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The House that Jack Built : Robert Burns (Ltd Ed 1988) Scottish Art Nouveau

The House that Jack Built : Robert Burns (Ltd Ed 1988) Scottish Art Nouveau

Regular price $78.00 USD
Regular price Sale price $78.00 USD
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The House that Jack Built

Drawn and Commented on by Robert Burns

Published by Forrest McKay, Edinburgh, 1988. Limited Edition to 400 copies with this being copy number 48. Large hardback slim book, red cloth with gilt titles, no pagination, illustrated by Scottish artist Robert Burns.

Comes with a letter from the publisher giving info on the artist and the book, plus a flyer inviting people to a 1988 Robert Burns exhibition of his original illustrations and calligraphy . . plus a postcard with  Robert Burns painting.

Very scarce.

Very good condition throughout. Binding very good and pages very clean throughout. No writing or names to the book. Overall very good.

Robert Burns was an early exponent of the Art nouveau style in Scotland and an outstanding decorative artist. He returned to Edinburgh after periods studying in London and Paris and travelling in North Africa. A talented painter and designer, Burns followed the example of artists of the Arts and Crafts movement, engaging in projects involving a variety of materials. These also furthered the relationship between the arts, commerce and industry. His most famous and complete interior designs were for Crawford's Tea Rooms on Princes Street. He combined commercial projects with teaching and became Head of Painting at Edinburgh College of Art.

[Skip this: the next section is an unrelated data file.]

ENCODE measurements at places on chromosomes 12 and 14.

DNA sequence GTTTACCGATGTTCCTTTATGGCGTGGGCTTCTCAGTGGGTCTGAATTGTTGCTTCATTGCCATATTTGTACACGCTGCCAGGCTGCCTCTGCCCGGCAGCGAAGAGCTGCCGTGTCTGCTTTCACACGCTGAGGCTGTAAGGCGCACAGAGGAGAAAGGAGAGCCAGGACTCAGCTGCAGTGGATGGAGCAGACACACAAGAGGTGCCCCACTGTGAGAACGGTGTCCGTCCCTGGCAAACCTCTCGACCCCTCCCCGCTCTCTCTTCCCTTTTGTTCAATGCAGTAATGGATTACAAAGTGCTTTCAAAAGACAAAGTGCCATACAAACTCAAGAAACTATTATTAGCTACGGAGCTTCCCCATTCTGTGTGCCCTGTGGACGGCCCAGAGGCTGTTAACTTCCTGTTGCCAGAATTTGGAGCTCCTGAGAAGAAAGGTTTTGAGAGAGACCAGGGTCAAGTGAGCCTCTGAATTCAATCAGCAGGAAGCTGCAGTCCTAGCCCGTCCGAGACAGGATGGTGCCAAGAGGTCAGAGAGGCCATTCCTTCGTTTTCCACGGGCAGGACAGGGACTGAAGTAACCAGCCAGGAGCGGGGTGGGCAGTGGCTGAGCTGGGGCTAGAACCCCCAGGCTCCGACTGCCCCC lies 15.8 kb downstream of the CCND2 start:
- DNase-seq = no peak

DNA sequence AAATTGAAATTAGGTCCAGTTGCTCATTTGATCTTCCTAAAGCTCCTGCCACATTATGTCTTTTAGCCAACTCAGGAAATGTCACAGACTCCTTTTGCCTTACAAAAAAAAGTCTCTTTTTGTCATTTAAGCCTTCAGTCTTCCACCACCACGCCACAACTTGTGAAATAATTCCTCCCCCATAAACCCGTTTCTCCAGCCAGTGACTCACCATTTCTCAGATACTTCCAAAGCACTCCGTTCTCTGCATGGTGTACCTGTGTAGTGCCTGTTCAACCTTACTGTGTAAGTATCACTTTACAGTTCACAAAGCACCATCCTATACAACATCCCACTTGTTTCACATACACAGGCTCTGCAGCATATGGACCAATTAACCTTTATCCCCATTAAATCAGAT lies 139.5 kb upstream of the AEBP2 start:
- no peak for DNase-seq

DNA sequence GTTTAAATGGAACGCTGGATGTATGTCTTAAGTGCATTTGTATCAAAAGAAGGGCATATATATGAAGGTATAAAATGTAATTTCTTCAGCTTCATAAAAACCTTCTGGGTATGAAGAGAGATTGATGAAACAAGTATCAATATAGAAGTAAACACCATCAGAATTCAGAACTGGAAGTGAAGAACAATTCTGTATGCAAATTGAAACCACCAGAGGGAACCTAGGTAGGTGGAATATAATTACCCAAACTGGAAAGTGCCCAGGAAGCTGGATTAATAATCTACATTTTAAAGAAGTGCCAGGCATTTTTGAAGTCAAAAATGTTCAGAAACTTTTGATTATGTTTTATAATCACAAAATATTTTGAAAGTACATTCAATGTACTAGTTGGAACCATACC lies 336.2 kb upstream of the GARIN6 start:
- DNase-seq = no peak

Burns was born in Edinburgh in 1869. His father was Archibald Burns, a pioneer of photography originally from Hamilton. The family lived for a time at Rock House on the Calton Hill, in what had been the studio of David Octavius Hill. Robert was educated at the Royal High School and Dollar Academy.

He moved to Glasgow as a young man and attended evening classes at Glasgow School of Art. On being advised by Edward Arthur Walton to pursue a career in art, he left Scotland for London where he enrolled as a student at Professor Fred Brown's school at Westminster. In 1889 he moved to Paris and for the next two years he studied at the Académie Delécluse under Auguste Joseph Delécluse, Paul-Louis Delance and Edward Frederick Ertz. He was elected President of the Society of Scottish Artists in 1901. After a trip to Morocco in 1920, he returned to Edinburgh. He followed the example of the Arts and Crafts movement artists, employing a variety of materials in handicraft works with a view to furthering the relationship between arts, commerce, and industry.

Burns was associated with Patrick Geddes' Fin de Siècle Scottish cultural revival. He contributed illustrations to all four volumes of The Evergreen: A Northern Seasonal published by Patrick Geddes and Colleagues between 1895 and 1897. His Natura Naturans, which appeared in The Book of Winter in 1895 is believed to have influenced Gustav Klimt's Fishblood (1898). He also designed costumes for Geddes' historical pageants.

Burns' most famous and complete designs were for the Crawford's Tea Room (1926), which was located on Hanover Street just off Princes Street in Edinburgh.

Burns combined commercial work and teaching, becoming the Head of Drawing and Painting at the Edinburgh College of Art, where he taught from 1908 to 1919.

By the early 20th century Burns was already fairly successful, allowing him to purchase 49 Northumberland Street; a large Georgian town house in Edinburgh's New Town, where he converted the attic into a large studio space.
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